Afghans Lay Groundwork for 2014 Election
Voter registration is underway, the presidential election date is set for April 5, and politicians are forming coalitions to discuss platforms, policies and candidates. But despite these signs of democracy in action, one nagging question lingers in the air like a dark, persistent cloud. Is President Hamid Karzai ready to give up power, as the constitution requires, or is he determined to find a way to keep it, whether by outright intervention in the electoral process or by installing an ally who will keep him close to the palace he has occupied for more than a decade?
Karzai and his aides have sought to reassure the anxious nation and its international backers that he will abide by the law and leave office on schedule. A successful election — meaning one relatively free of fraud and violence — is considered crucial to ensuring Afghan stability as international troops begin withdrawing next year. “Nothing should hinder the elections,” Karzai declared at a conference here recently, adding that Afghanistan, which has been whipsawed between communist, warlord and Islamist rule since the 1980s, should not have to undergo political “experiments” every few years. “The constitution should be implemented and the elections held on time,” he said.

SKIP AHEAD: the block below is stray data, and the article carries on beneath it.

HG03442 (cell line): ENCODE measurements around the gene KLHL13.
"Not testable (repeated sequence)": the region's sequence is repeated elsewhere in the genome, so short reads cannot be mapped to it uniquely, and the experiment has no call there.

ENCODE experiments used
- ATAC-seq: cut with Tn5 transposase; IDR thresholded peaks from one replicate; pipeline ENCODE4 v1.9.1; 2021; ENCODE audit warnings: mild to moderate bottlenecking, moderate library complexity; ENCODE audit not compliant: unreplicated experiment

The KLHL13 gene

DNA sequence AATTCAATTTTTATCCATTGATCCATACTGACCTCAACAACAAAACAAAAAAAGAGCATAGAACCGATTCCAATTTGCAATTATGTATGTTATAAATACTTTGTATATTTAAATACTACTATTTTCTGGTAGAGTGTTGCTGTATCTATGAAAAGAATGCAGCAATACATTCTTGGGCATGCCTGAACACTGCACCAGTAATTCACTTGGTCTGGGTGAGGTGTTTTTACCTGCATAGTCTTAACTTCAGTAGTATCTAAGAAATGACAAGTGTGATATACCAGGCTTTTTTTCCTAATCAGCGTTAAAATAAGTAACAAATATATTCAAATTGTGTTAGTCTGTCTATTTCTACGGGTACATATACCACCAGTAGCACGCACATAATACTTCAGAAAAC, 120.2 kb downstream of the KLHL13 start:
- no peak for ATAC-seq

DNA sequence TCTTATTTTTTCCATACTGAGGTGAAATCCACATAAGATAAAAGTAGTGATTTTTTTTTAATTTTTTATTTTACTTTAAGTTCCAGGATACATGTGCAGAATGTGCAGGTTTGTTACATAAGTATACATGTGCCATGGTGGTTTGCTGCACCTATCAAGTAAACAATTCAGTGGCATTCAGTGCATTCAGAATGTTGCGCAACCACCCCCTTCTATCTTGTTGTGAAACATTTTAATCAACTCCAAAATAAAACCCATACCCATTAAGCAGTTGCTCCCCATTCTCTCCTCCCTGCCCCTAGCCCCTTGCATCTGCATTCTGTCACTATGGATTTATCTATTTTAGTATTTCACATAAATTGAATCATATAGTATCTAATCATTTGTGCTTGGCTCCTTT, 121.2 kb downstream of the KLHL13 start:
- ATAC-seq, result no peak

The president urged the country’s political groups to unite behind a few viable candidates, and he vowed to accept the winner. “He will be sitting in the chair where I am sitting now,” Karzai said. “If he seeks consultation, I will go with respect and honor to offer him advice. Otherwise, I will be sitting at home quietly.” Yet doubts persist, and speculation continues that Karzai, who narrowly won reelection in 2009 in a vote that was tainted by allegations of fraud, will find a way to manipulate next year’s vote or even replace it with a tribal gathering that could decide to keep him in office. Some critics say he fears being held accountable for official corruption; others say he believes he is indispensable.
The greatest danger, analysts and diplomats here said, is that if the elections do not produce a credible government, it will leave the nation adrift and strengthen the hand of the Taliban and other insurgents who have benefited from public alienation from the state, just as the great bulk of Western military forces are leaving for good.
One source of critics’ ammunition is that Karzai, despite his rhetorical support for the election process, has either opposed or delayed several electoral reforms that would have helped guarantee a fair process, including an electronic voter ID card. He also has not named new members to the national election commission, which was accused of favoritism in 2009. “Increasingly, people don’t believe Mr. Karzai is willing to let the office go,” said Ahmad Nader Nadery, director of the nonprofit Afghanistan Research and Evaluation Unit and an official of the independent Free and Fair Election Foundation. “Why is he not naming a new commission chairman? Why is he not supporting a new electoral law? People compare his rhetoric with his lack of support for reforms, and that creates doubt.”
Karzai has dominated Afghan politics since 2002, when he was named the country’s transitional leader at a U.N. conference after the fall of the Taliban. He has since won two elections, benefiting from name recognition, a fractious opposition and his ability to offer governorships and ministries to allies.